On April 25, 2015, a devastating earthquake hit the country of Nepal, killing 9,000 people and injuring an estimated 23,000 more. Hundreds of thousands of Nepalis have been rendered homeless and jobless as the country seeks to rebuild itself in the aftermath of this tragedy.
The United States has offered temporary immigration aid to Nepalis who are currently in the U.S. but cannot return to Nepal because their homes are destroyed. This relief is called Temporary Protected Status (TPS), and it will allow qualifying Nepalese nationals to remain in the U.S. and obtain work authorization. By designating Nepal for TPS relief, the U.S. has made a critical move in helping those who have lost homes, property, and jobs.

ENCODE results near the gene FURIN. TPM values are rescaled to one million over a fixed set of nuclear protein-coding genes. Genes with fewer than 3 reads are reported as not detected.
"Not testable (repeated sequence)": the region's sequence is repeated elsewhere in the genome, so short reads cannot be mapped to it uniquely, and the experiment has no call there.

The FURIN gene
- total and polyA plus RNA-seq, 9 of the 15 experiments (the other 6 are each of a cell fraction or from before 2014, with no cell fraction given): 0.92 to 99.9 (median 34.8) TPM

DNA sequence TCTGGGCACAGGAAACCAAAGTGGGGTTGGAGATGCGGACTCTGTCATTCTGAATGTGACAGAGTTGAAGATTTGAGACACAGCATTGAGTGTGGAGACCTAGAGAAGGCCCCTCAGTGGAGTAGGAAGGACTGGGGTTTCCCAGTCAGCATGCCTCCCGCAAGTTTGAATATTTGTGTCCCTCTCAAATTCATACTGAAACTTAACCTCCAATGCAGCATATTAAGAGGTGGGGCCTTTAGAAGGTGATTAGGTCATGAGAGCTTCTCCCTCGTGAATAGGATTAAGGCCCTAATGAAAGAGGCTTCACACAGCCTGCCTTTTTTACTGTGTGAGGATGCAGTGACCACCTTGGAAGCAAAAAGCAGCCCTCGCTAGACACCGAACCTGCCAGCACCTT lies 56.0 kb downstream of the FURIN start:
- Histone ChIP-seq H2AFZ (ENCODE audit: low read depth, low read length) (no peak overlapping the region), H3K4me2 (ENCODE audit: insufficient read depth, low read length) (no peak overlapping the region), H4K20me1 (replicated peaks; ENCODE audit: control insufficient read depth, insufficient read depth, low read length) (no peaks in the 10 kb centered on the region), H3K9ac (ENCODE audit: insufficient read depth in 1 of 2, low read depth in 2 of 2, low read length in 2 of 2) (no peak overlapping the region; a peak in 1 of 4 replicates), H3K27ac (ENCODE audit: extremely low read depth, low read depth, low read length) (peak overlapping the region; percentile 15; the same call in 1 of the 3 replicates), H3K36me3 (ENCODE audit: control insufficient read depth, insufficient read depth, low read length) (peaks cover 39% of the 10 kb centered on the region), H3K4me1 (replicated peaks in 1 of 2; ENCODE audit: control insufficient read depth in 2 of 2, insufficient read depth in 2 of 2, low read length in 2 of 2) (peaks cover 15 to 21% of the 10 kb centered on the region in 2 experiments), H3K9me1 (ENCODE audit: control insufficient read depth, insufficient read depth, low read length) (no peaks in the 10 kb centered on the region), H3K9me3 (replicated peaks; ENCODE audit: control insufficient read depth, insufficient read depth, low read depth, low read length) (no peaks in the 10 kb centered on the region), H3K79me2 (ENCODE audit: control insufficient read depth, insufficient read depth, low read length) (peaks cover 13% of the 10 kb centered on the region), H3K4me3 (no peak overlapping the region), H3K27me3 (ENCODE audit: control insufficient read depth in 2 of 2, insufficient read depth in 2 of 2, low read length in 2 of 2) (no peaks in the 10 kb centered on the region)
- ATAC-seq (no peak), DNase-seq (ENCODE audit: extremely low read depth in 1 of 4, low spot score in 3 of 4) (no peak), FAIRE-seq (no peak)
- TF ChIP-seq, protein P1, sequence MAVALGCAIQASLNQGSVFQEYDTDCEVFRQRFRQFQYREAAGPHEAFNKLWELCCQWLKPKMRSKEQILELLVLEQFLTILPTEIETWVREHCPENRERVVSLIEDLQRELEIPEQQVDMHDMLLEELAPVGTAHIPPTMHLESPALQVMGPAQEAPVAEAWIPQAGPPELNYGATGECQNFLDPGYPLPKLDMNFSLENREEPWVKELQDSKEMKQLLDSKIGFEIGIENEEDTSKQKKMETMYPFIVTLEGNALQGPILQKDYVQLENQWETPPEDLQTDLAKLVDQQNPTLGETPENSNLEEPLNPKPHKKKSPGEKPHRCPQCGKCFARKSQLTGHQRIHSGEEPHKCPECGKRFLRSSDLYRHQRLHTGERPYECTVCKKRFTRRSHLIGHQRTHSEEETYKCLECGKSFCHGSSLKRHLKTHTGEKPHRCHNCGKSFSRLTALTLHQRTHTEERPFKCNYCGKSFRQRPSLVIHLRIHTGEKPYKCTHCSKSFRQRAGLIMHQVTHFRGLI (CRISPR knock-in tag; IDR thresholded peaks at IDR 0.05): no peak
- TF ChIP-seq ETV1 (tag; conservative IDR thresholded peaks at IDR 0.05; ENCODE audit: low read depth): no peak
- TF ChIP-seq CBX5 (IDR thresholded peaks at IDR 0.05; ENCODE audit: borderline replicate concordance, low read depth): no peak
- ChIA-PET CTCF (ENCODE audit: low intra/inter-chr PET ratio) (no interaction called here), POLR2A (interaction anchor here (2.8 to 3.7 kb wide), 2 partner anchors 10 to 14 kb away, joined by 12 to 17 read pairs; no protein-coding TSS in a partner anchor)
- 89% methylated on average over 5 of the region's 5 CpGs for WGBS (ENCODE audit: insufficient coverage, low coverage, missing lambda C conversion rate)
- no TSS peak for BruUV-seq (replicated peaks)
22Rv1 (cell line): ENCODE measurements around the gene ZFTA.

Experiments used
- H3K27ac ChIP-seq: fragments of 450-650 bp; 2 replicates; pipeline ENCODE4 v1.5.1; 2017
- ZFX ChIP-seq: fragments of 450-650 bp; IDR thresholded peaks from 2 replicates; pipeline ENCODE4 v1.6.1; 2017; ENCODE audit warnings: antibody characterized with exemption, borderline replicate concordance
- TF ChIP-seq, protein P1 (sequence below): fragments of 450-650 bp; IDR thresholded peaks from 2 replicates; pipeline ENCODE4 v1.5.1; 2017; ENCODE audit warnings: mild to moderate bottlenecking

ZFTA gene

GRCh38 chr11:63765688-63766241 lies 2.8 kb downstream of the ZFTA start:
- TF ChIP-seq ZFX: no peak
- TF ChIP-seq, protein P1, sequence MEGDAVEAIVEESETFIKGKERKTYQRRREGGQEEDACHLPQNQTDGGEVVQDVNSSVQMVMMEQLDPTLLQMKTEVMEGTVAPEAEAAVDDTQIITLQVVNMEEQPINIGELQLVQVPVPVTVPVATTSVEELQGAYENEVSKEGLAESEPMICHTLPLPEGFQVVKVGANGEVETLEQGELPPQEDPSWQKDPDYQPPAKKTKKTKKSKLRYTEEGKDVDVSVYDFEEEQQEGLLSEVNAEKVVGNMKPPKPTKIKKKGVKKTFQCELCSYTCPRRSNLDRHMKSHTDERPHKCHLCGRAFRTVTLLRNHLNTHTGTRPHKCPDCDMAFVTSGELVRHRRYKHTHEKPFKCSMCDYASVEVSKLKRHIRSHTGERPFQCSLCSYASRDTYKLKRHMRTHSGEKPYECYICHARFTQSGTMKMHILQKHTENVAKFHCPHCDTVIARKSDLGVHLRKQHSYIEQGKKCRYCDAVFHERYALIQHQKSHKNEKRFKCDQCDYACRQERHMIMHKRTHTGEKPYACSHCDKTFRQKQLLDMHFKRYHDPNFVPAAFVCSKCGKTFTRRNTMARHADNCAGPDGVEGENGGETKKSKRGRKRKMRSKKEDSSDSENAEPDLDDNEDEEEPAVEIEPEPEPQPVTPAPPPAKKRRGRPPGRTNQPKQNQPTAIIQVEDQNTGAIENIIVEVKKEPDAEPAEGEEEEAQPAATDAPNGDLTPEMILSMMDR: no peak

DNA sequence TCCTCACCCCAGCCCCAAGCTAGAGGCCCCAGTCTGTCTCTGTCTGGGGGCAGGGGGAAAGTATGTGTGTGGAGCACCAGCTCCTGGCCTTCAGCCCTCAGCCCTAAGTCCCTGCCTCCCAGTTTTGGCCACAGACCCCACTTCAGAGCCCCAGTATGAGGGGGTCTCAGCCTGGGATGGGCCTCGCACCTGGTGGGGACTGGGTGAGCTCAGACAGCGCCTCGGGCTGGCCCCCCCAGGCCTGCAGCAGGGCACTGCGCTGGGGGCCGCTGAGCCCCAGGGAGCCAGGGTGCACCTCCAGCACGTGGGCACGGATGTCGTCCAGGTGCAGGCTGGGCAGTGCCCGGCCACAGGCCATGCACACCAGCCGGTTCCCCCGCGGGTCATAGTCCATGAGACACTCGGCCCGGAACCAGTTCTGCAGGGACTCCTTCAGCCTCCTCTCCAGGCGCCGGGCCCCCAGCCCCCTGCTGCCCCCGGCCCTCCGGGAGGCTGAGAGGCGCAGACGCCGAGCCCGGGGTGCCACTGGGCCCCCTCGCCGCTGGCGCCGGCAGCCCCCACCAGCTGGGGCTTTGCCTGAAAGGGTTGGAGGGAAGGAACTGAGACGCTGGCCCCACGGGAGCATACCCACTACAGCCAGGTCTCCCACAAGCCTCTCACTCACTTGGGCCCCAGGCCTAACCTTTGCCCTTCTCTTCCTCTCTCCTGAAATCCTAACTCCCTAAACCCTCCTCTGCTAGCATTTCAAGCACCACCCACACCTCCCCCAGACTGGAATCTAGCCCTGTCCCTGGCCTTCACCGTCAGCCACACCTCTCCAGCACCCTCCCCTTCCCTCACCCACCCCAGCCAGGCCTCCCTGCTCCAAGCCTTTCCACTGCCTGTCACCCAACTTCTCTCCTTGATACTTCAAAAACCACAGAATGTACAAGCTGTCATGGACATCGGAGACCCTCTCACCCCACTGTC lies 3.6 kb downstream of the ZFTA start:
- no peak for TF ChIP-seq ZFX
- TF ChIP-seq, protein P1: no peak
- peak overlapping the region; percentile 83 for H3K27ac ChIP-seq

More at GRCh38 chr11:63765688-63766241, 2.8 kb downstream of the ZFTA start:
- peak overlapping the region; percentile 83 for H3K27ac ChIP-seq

What is TPS
In general, TPS is a temporary benefit that provides designated nationals with short-term legal authorization to live and work in the United States. U.S. Citizenship and Immigration Services (USCIS) estimates that there are approximately 25,000 Nepalis currently living in the U.S. who are eligible for TPS. USCIS recently began accepting applications for TPS and work authorization, and the agency is wholly committed to quickly and efficiently reviewing these applications. In order to qualify for TPS, the applicant must be able to show that he or she is a Nepalese national, has been continuously physically present in the U.S. since the date that Nepal was designated for TPS, and has been continuously residing in the U.S. since the date of TPS designation. Additionally, USCIS must receive the applicant’s TPS petition before December 21, 2015, which is the day the registration period closes.